The most pressing task for many financial chiefs in the remaining half of the year may be to stay out of the public eye and this is all the more true for those who are facing heavy sanctions.
Even those who have been off the authorities’ radar are now becoming anxious as they face the end of their given term, not knowing for sure whether they will be reappointed.
Ever since the massive customer information leak scandal broke out in January this year, there have been warning signs for KB Financial Group chairman Lim Young-rok and KB Kookmin Bank president Lee Kun-ho.
The two were hit hard early in June as the Financial Supervisory Service announced severe sanctions, holding them responsible for a series of financial irregularities, including an information leak, loan fraud in Tokyo and a recent leadership dispute.
But the FSS’ disciplinary committee failed to reach a conclusion in its past two sessions, and the final measure has been delayed to the end of this month, giving room for KB chiefs to prepare their defense.
“(KB’s) performance should be based on morality and legitimacy,” Lee said Tuesday at the bank’s monthly meeting.
“Our goal this year is not just to attain the financial target line, but also to recover the customers’ trust.”
|(Graphic by Park Gee-young)|
Hana Bank president Kim Jong-jun, also appears to be unwavering despite the threat of penalties, which has him treading on thin ice.
Back in April, Kim was issued a warning for approving an unqualified loan during his time as Hana Capital chief and thus causing undue financial losses to the group.
“I will faithfully serve my given term, regardless of the sanctions,” Hana officials quoted Kim as saying, shortly after the FSS announcement.
But Kim now faces a greater challenge as the FSS is slated to confirm further sanctions against him for his negligence of supervisory duty concerning the bank’s improper loan to KT ENS. The corresponding decision is expected to be finalized in August, after the KB case is settled.
Apart from KB and Hana, the other major financial groups are doing relatively well, but some now face a possible leadership replacement within this year or early next year.
The greatest concern for Lee Soon-woo, chairman of Woori Financial Group and president of Woori Bank, is whether he will be reelected for another term in December so that he may tackle the slower-than-expected sale of Woori Bank.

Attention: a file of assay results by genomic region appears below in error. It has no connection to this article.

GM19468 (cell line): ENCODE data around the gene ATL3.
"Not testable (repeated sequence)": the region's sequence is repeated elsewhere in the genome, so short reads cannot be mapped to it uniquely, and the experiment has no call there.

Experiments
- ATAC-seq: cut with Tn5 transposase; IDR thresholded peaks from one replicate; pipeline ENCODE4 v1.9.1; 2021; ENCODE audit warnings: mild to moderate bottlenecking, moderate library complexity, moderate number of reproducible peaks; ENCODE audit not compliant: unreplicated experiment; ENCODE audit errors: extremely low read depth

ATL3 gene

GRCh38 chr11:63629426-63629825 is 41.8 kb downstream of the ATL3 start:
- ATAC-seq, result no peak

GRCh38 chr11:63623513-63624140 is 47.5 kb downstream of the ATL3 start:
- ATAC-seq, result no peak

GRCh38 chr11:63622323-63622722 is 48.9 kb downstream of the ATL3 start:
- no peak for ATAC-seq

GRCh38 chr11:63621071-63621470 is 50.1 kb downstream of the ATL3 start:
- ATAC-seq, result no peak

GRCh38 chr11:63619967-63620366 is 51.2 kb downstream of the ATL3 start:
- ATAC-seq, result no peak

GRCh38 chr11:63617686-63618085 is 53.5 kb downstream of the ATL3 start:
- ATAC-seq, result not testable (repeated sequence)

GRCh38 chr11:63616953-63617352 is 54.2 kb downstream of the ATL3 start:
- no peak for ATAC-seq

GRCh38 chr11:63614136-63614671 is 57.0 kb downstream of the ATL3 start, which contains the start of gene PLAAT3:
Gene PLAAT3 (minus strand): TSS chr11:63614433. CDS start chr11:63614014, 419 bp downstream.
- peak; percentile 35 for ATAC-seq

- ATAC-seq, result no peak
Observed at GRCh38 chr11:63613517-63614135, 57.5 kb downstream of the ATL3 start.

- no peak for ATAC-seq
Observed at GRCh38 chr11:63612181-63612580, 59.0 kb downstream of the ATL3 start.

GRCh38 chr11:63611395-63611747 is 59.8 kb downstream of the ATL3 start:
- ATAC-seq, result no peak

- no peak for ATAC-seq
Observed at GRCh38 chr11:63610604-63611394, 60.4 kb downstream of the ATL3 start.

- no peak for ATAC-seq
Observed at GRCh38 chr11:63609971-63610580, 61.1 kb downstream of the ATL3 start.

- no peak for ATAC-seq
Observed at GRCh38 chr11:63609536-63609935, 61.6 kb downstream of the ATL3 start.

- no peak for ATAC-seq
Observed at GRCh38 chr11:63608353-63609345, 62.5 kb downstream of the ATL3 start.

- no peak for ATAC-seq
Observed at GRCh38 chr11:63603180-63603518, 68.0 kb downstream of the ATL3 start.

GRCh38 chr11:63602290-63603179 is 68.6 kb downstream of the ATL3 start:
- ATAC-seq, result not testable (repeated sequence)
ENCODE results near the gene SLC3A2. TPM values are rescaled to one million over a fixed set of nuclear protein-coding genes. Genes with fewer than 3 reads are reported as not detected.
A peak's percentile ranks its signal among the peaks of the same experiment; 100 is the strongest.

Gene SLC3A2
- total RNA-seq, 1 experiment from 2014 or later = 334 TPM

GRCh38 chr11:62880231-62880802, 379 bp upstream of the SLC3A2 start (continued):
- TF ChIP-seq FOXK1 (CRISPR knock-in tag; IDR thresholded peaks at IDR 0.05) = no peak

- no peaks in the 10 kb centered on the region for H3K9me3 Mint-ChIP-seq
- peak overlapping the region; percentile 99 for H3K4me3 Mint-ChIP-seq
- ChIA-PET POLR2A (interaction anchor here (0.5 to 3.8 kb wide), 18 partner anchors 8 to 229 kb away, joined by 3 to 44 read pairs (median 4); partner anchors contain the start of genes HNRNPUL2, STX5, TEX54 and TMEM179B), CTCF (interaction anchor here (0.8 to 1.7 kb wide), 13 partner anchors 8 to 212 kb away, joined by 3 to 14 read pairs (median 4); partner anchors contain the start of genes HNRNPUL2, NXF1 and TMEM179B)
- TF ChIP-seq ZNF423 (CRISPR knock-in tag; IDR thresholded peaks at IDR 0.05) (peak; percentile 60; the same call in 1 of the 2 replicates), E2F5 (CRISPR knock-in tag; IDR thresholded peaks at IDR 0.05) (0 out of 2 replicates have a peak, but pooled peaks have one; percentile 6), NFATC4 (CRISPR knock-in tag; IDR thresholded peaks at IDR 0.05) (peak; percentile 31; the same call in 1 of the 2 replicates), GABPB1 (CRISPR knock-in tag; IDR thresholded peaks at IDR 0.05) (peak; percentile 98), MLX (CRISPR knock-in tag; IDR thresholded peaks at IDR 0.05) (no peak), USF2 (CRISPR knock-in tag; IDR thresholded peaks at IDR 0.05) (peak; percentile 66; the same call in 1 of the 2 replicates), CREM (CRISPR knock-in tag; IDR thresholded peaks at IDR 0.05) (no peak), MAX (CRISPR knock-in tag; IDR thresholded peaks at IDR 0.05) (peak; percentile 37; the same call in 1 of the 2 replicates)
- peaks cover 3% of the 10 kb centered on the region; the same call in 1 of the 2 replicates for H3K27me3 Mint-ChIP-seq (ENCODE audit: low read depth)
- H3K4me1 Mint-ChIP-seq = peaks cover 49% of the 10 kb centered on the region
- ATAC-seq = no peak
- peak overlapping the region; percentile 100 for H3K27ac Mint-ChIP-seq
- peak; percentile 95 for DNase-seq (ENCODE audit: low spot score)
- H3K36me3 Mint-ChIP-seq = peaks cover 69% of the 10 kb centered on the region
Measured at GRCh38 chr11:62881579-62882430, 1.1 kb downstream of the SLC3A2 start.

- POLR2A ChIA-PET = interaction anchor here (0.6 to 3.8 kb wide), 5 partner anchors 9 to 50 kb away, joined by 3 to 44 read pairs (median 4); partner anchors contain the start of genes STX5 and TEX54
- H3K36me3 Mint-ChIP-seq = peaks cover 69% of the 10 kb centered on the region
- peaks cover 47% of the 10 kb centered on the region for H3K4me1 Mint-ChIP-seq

But as the government recently renewed its pledge to privatize Woori Bank at all costs, industry observers consider it highly likely that Lee will remain in his post, at least until the winning bid takes shape.
Shinhan Financial Group, which stands unrivalled in terms of net profits, has more time to spare.
The group was the only one among the nation’s top financial units to see its on-year net profit rise in the first quarter this year ― 16.1 percent from the same period last year and 62.7 percent from the previous quarter.
Its outstanding performance was largely attributed to its key affiliate Shinhan Bank and this, in turn, is expected to help chief Suh Jin-won win another term next March.
NH Financial Group, which became the nation’s fourth-largest financial unit this year after absorbing Woori’s securities houses, is continuing its rather stable growth under the leadership of chairman Yim Jong-yong.
Yim’s bigger challenge, in fact, was to overcome negative perceptions because of his past career as a vice finance minister, making him a member of the so-called Mofia ― a term referring to former high-ranking government officials who find an easy way into financial top posts.
By Bae Hyun-jung (firstname.lastname@example.org)